In Word charts are ideal for presenting information graphically. Use charts in Word to highlight comparisons and trends in data.
A chart is a tool you can use to communicate information graphically. Including a chart in your document can help you illustrate numerical data—such as comparisons and trends—so it's easier for the reader to understand.
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Watch the video below to learn more about creating charts.
There are several types of charts to choose from. To use charts effectively, you'll need to understand what makes each one unique.
Click the arrows in the slideshow below to learn more about the types of charts in Word.
Word has a variety of chart types, each with its own advantages. Click the arrows to see some of the different types of charts available in Word.
Column charts use vertical bars to represent data. They can work with many different types of data, but they're most frequently used for comparing information.
Line charts are ideal for showing trends. The data points are connected with lines, making it easy to see whether values are increasing or decreasing over time.
Pie charts make it easy to compare proportions. Each value is shown as a slice of the pie, so it's easy to see which values make up the percentage of a whole.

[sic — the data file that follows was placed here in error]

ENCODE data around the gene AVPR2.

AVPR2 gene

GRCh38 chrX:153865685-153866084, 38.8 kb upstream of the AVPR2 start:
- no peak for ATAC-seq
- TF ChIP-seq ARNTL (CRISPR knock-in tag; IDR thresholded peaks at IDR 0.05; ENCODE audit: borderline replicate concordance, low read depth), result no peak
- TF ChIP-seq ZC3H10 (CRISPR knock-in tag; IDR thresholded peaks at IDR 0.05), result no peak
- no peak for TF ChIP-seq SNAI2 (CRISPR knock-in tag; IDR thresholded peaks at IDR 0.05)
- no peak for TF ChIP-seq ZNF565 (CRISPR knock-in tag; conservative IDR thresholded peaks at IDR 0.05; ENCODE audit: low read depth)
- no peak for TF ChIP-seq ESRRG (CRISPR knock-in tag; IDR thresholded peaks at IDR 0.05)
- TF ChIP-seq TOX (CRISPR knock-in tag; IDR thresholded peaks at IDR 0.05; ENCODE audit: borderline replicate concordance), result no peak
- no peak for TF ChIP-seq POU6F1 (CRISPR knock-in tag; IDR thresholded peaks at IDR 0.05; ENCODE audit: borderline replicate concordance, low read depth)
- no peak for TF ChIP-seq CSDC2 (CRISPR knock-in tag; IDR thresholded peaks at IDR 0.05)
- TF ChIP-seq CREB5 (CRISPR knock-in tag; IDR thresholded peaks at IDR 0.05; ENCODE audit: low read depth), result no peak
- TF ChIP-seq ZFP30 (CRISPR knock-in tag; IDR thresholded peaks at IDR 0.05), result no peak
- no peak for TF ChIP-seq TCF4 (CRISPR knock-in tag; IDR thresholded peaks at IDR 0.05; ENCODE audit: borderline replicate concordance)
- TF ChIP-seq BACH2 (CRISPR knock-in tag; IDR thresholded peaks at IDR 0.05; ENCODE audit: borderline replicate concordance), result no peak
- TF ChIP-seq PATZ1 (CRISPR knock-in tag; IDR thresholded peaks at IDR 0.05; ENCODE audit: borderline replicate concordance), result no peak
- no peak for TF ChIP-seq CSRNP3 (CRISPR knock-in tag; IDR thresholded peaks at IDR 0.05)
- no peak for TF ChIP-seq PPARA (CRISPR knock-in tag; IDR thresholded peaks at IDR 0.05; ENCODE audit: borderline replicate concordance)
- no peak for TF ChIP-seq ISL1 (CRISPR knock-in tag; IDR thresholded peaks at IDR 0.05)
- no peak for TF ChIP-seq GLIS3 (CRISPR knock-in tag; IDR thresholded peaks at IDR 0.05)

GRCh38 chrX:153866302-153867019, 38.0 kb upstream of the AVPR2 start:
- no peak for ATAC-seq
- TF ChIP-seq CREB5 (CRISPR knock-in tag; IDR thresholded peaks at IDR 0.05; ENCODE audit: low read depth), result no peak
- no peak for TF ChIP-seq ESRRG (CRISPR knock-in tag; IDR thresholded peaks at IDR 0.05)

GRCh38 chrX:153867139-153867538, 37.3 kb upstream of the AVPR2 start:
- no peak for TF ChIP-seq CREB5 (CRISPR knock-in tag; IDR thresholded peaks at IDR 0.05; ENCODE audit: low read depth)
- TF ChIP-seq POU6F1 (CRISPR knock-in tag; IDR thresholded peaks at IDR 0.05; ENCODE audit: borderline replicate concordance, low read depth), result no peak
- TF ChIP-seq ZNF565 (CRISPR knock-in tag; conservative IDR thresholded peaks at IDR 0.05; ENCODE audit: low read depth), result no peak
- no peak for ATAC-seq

Bar charts work just like column charts, but they use horizontal rather than vertical bars.
Area charts are similar to line charts, except the areas under the lines are filled in.
Surface charts allow you to display data across a 3D landscape. They work best with large data sets, allowing you to see a variety of information at the same time.
In addition to chart types, you'll need to understand how to read a chart. Charts contain several different elements—or parts—that can help you interpret data.
Click the buttons in the interactive below to learn about the different parts of a chart.
The data series consists of the related data points in a chart. In this example, as we can see in the legend, the yellow columns represent net sales in February.
The horizontal axis (also known as the x axis) is the horizontal part of the chart. Here, the horizontal axis identifies the categories in the chart. In this example, each genre is placed in its own group.
The legend identifies which data series each color on the chart represents. In this example, the legend identifies the different months in the chart.
The title should clearly describe what the chart is illustrating.
The vertical axis (also known as the y axis) is the vertical part of the chart. Here, the vertical axis measures the value of the columns. In this example, the measured value is each genre's total sales.